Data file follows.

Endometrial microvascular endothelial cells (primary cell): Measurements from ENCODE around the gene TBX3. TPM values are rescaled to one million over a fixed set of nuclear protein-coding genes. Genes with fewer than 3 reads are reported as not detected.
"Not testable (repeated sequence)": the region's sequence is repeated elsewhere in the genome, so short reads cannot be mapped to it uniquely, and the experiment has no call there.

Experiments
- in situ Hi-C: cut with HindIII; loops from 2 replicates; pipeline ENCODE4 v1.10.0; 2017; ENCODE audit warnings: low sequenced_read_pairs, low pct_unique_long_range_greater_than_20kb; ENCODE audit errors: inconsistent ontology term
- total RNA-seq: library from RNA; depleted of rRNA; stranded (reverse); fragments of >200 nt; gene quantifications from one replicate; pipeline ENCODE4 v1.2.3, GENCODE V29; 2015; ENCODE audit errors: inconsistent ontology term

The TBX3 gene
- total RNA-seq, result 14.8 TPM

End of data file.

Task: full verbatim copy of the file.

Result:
Endometrial microvascular endothelial cells (primary cell): Measurements from ENCODE around the gene TBX3. TPM values are rescaled to one million over a fixed set of nuclear protein-coding genes. Genes with fewer than 3 reads are reported as not detected.
"Not testable (repeated sequence)": the region's sequence is repeated elsewhere in the genome, so short reads cannot be mapped to it uniquely, and the experiment has no call there.

Experiments
- in situ Hi-C: cut with HindIII; loops from 2 replicates; pipeline ENCODE4 v1.10.0; 2017; ENCODE audit warnings: low sequenced_read_pairs, low pct_unique_long_range_greater_than_20kb; ENCODE audit errors: inconsistent ontology term
- total RNA-seq: library from RNA; depleted of rRNA; stranded (reverse); fragments of >200 nt; gene quantifications from one replicate; pipeline ENCODE4 v1.2.3, GENCODE V29; 2015; ENCODE audit errors: inconsistent ontology term

The TBX3 gene
- total RNA-seq, result 14.8 TPM